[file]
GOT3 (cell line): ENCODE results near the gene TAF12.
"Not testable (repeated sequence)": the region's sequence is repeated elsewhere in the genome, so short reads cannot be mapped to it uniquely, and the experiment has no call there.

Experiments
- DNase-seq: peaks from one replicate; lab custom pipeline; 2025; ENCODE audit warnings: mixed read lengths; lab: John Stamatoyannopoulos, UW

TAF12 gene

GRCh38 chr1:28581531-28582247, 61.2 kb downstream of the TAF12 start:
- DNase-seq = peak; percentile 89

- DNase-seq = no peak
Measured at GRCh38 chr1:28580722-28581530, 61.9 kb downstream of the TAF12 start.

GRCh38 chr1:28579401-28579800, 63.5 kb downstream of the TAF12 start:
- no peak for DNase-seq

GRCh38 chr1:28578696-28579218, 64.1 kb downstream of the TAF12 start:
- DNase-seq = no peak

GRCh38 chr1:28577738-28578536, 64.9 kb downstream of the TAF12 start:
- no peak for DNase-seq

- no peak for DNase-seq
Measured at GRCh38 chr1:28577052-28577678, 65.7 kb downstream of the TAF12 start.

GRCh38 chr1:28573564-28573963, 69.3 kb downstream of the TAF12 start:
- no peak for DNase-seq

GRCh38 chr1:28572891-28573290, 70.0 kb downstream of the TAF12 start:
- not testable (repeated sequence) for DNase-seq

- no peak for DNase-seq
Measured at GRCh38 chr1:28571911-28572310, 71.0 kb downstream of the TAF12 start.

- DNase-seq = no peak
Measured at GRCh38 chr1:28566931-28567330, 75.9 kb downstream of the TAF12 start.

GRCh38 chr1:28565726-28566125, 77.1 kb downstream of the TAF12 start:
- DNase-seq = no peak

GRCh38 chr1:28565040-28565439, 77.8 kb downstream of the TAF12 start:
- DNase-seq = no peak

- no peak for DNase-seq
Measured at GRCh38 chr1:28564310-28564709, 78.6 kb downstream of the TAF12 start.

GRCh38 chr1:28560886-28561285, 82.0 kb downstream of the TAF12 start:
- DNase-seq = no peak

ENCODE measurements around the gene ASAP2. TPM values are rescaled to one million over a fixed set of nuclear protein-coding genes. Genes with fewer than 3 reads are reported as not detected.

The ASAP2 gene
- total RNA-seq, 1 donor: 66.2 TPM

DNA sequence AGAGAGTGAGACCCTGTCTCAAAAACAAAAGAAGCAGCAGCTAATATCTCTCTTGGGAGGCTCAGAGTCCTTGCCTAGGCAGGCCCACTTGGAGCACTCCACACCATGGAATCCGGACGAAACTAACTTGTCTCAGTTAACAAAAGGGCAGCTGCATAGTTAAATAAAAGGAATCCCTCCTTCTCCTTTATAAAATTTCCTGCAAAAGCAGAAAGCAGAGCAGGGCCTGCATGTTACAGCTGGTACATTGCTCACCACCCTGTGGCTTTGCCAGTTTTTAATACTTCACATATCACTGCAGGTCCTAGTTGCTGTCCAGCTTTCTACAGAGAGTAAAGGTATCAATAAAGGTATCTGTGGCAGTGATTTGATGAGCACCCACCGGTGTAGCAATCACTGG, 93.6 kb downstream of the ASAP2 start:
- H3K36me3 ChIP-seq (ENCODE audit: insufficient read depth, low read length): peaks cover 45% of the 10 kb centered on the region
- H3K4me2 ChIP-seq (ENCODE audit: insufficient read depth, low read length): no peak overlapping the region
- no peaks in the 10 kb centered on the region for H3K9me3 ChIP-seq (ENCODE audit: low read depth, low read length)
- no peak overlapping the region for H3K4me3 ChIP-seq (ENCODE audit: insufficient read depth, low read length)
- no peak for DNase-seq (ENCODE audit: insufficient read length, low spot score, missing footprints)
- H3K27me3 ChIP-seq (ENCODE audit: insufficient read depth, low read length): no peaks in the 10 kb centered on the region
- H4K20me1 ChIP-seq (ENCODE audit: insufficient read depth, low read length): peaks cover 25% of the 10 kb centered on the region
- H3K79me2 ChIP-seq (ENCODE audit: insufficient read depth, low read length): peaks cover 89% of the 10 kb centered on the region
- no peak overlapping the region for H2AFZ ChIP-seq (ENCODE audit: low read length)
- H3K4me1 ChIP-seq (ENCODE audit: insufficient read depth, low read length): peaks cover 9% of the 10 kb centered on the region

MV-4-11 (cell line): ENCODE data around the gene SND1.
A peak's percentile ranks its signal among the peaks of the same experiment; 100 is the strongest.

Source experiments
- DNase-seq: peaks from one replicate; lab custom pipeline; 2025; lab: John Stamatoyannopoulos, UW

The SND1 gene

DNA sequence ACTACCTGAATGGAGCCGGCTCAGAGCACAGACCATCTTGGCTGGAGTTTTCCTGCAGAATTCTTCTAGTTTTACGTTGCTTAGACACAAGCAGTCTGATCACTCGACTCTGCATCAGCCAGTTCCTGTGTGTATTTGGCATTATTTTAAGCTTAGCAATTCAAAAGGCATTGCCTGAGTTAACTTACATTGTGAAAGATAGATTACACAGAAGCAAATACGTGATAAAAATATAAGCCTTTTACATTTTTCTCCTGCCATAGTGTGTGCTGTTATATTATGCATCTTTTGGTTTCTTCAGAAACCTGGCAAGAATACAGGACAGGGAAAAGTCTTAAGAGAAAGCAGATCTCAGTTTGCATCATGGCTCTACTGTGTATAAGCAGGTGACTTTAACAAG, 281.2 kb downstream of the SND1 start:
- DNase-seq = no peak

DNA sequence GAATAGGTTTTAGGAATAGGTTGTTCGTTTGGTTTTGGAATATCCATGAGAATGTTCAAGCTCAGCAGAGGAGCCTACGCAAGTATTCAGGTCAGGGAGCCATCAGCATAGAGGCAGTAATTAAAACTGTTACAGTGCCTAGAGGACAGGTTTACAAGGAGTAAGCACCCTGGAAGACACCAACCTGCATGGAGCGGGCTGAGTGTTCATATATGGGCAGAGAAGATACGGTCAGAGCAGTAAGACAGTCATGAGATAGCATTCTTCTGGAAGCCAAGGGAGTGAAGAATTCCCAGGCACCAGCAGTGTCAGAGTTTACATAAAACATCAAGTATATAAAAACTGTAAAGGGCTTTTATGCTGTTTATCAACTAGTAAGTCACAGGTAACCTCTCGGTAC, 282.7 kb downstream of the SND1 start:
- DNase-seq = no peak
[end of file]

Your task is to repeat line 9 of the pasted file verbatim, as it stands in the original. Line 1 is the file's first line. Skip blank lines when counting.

Measured at GRCh38 chr1:28580722-28581530, 61.9 kb downstream of the TAF12 start.